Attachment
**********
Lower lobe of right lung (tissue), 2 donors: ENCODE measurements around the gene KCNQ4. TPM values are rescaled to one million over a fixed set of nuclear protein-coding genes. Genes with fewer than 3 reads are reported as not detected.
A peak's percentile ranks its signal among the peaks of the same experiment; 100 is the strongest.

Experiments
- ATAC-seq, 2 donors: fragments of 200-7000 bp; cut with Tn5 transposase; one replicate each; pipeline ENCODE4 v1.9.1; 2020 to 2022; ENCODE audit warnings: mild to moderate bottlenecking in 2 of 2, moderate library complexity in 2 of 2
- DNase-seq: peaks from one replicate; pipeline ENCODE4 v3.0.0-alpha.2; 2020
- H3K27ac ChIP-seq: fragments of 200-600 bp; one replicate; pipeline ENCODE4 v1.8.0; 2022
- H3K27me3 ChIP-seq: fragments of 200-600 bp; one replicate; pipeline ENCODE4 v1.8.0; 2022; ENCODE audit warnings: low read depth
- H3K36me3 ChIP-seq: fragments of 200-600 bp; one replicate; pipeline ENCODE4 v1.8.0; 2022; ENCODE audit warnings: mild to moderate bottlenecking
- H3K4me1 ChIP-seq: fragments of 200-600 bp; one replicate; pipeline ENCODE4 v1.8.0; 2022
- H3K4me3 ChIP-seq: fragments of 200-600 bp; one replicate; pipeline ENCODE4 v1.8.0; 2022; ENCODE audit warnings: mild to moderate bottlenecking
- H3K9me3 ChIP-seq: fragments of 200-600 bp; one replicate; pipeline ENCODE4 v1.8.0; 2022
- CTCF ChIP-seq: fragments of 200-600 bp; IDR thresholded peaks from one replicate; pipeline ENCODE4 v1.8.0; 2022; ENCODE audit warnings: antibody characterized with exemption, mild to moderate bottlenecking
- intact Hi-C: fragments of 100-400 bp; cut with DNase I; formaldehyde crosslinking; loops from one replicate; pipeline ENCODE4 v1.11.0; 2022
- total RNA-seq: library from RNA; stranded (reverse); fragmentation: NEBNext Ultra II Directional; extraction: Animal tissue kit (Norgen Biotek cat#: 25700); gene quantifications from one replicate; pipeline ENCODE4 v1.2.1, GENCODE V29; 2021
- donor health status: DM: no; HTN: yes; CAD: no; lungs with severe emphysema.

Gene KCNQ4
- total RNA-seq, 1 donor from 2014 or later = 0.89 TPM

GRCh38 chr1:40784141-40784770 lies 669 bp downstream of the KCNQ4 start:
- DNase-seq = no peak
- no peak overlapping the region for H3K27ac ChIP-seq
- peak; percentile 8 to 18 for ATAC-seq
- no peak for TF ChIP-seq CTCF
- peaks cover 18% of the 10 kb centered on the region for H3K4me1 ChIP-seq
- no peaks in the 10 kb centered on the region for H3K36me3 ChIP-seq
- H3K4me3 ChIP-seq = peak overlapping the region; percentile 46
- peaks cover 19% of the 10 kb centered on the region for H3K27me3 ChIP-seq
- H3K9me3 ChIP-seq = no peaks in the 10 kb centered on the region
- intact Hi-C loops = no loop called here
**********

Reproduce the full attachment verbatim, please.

Lower lobe of right lung (tissue), 2 donors: ENCODE measurements around the gene KCNQ4. TPM values are rescaled to one million over a fixed set of nuclear protein-coding genes. Genes with fewer than 3 reads are reported as not detected.
A peak's percentile ranks its signal among the peaks of the same experiment; 100 is the strongest.

Experiments
- ATAC-seq, 2 donors: fragments of 200-7000 bp; cut with Tn5 transposase; one replicate each; pipeline ENCODE4 v1.9.1; 2020 to 2022; ENCODE audit warnings: mild to moderate bottlenecking in 2 of 2, moderate library complexity in 2 of 2
- DNase-seq: peaks from one replicate; pipeline ENCODE4 v3.0.0-alpha.2; 2020
- H3K27ac ChIP-seq: fragments of 200-600 bp; one replicate; pipeline ENCODE4 v1.8.0; 2022
- H3K27me3 ChIP-seq: fragments of 200-600 bp; one replicate; pipeline ENCODE4 v1.8.0; 2022; ENCODE audit warnings: low read depth
- H3K36me3 ChIP-seq: fragments of 200-600 bp; one replicate; pipeline ENCODE4 v1.8.0; 2022; ENCODE audit warnings: mild to moderate bottlenecking
- H3K4me1 ChIP-seq: fragments of 200-600 bp; one replicate; pipeline ENCODE4 v1.8.0; 2022
- H3K4me3 ChIP-seq: fragments of 200-600 bp; one replicate; pipeline ENCODE4 v1.8.0; 2022; ENCODE audit warnings: mild to moderate bottlenecking
- H3K9me3 ChIP-seq: fragments of 200-600 bp; one replicate; pipeline ENCODE4 v1.8.0; 2022
- CTCF ChIP-seq: fragments of 200-600 bp; IDR thresholded peaks from one replicate; pipeline ENCODE4 v1.8.0; 2022; ENCODE audit warnings: antibody characterized with exemption, mild to moderate bottlenecking
- intact Hi-C: fragments of 100-400 bp; cut with DNase I; formaldehyde crosslinking; loops from one replicate; pipeline ENCODE4 v1.11.0; 2022
- total RNA-seq: library from RNA; stranded (reverse); fragmentation: NEBNext Ultra II Directional; extraction: Animal tissue kit (Norgen Biotek cat#: 25700); gene quantifications from one replicate; pipeline ENCODE4 v1.2.1, GENCODE V29; 2021
- donor health status: DM: no; HTN: yes; CAD: no; lungs with severe emphysema.

Gene KCNQ4
- total RNA-seq, 1 donor from 2014 or later = 0.89 TPM

GRCh38 chr1:40784141-40784770 lies 669 bp downstream of the KCNQ4 start:
- DNase-seq = no peak
- no peak overlapping the region for H3K27ac ChIP-seq
- peak; percentile 8 to 18 for ATAC-seq
- no peak for TF ChIP-seq CTCF
- peaks cover 18% of the 10 kb centered on the region for H3K4me1 ChIP-seq
- no peaks in the 10 kb centered on the region for H3K36me3 ChIP-seq
- H3K4me3 ChIP-seq = peak overlapping the region; percentile 46
- peaks cover 19% of the 10 kb centered on the region for H3K27me3 ChIP-seq
- H3K9me3 ChIP-seq = no peaks in the 10 kb centered on the region
- intact Hi-C loops = no loop called here